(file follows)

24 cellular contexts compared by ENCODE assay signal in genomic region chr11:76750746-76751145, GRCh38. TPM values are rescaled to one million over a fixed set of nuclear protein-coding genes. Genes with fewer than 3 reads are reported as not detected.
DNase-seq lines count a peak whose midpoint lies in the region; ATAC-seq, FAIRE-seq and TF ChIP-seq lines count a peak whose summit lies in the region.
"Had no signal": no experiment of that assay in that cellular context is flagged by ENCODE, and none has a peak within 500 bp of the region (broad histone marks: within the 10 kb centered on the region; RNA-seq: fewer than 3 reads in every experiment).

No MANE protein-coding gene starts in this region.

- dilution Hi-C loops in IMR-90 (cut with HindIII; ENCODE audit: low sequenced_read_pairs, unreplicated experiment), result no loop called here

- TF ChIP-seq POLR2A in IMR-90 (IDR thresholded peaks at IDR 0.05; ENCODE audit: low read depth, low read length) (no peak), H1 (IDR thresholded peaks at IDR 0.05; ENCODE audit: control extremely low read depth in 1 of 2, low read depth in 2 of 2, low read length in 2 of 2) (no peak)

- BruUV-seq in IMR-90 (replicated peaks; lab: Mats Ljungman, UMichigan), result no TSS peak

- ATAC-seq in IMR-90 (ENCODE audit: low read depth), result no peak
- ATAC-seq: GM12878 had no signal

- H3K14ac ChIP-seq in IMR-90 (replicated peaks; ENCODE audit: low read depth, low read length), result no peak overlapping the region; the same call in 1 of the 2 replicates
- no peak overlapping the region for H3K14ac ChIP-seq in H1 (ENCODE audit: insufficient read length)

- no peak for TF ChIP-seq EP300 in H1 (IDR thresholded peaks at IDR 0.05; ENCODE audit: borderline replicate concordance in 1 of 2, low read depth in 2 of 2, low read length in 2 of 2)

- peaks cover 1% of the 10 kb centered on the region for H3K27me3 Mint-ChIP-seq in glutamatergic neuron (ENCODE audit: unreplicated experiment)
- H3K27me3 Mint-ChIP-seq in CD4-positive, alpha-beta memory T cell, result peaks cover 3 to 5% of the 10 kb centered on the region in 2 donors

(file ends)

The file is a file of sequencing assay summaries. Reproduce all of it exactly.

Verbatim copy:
24 cellular contexts compared by ENCODE assay signal in genomic region chr11:76750746-76751145, GRCh38. TPM values are rescaled to one million over a fixed set of nuclear protein-coding genes. Genes with fewer than 3 reads are reported as not detected.
DNase-seq lines count a peak whose midpoint lies in the region; ATAC-seq, FAIRE-seq and TF ChIP-seq lines count a peak whose summit lies in the region.
"Had no signal": no experiment of that assay in that cellular context is flagged by ENCODE, and none has a peak within 500 bp of the region (broad histone marks: within the 10 kb centered on the region; RNA-seq: fewer than 3 reads in every experiment).

No MANE protein-coding gene starts in this region.

- dilution Hi-C loops in IMR-90 (cut with HindIII; ENCODE audit: low sequenced_read_pairs, unreplicated experiment), result no loop called here

- TF ChIP-seq POLR2A in IMR-90 (IDR thresholded peaks at IDR 0.05; ENCODE audit: low read depth, low read length) (no peak), H1 (IDR thresholded peaks at IDR 0.05; ENCODE audit: control extremely low read depth in 1 of 2, low read depth in 2 of 2, low read length in 2 of 2) (no peak)

- BruUV-seq in IMR-90 (replicated peaks; lab: Mats Ljungman, UMichigan), result no TSS peak

- ATAC-seq in IMR-90 (ENCODE audit: low read depth), result no peak
- ATAC-seq: GM12878 had no signal

- H3K14ac ChIP-seq in IMR-90 (replicated peaks; ENCODE audit: low read depth, low read length), result no peak overlapping the region; the same call in 1 of the 2 replicates
- no peak overlapping the region for H3K14ac ChIP-seq in H1 (ENCODE audit: insufficient read length)

- no peak for TF ChIP-seq EP300 in H1 (IDR thresholded peaks at IDR 0.05; ENCODE audit: borderline replicate concordance in 1 of 2, low read depth in 2 of 2, low read length in 2 of 2)

- peaks cover 1% of the 10 kb centered on the region for H3K27me3 Mint-ChIP-seq in glutamatergic neuron (ENCODE audit: unreplicated experiment)
- H3K27me3 Mint-ChIP-seq in CD4-positive, alpha-beta memory T cell, result peaks cover 3 to 5% of the 10 kb centered on the region in 2 donors